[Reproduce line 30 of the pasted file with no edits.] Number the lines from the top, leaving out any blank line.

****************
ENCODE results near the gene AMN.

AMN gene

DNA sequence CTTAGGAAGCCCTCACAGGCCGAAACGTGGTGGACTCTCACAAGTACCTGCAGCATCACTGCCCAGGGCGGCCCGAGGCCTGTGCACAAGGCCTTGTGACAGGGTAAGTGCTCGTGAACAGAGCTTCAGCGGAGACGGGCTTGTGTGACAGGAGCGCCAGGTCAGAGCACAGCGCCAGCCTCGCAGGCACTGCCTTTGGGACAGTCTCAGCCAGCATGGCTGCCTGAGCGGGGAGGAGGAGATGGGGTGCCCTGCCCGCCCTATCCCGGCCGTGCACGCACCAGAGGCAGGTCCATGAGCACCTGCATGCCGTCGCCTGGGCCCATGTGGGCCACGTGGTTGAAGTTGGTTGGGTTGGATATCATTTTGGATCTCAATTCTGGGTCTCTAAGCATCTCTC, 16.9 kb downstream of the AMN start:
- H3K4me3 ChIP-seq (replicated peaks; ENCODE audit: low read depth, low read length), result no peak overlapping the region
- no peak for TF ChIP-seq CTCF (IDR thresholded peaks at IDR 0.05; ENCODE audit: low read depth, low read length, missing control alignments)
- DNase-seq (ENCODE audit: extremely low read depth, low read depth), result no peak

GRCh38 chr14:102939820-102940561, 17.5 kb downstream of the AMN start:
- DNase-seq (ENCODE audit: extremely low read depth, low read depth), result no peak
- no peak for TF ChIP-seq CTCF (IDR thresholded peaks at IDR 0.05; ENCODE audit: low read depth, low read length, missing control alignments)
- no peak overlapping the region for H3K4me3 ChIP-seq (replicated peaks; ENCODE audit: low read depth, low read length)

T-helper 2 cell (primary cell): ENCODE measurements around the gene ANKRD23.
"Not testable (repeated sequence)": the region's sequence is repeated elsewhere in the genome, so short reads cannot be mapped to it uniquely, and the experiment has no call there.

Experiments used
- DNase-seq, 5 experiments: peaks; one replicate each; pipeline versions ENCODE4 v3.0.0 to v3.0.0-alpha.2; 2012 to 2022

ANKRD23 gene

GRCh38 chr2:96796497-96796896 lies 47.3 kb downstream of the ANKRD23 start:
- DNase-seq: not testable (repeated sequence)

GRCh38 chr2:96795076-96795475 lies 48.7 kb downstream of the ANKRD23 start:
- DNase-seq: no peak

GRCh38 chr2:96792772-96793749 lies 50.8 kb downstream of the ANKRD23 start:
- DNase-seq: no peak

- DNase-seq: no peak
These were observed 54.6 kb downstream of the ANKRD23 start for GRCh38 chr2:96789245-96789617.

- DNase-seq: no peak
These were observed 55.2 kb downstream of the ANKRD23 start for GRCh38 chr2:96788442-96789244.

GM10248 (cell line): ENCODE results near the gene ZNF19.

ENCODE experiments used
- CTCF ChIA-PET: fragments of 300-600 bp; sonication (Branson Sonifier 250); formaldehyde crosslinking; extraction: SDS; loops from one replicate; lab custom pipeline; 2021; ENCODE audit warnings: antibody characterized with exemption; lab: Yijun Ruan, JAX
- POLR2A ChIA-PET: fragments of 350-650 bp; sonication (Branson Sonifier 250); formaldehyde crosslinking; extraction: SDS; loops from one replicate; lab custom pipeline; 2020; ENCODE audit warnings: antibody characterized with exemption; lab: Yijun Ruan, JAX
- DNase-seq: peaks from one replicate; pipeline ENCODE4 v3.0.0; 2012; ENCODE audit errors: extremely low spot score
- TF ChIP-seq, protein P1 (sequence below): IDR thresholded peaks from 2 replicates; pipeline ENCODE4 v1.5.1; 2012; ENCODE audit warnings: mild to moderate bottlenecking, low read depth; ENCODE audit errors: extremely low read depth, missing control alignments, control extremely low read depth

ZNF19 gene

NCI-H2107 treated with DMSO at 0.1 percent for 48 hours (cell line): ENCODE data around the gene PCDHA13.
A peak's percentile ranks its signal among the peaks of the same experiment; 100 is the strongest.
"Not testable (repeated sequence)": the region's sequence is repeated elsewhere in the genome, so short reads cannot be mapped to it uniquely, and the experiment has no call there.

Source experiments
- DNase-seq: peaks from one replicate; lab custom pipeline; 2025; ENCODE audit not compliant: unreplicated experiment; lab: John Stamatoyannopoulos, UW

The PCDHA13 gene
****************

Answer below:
- DNase-seq: peaks from one replicate; pipeline ENCODE4 v3.0.0; 2012; ENCODE audit errors: extremely low spot score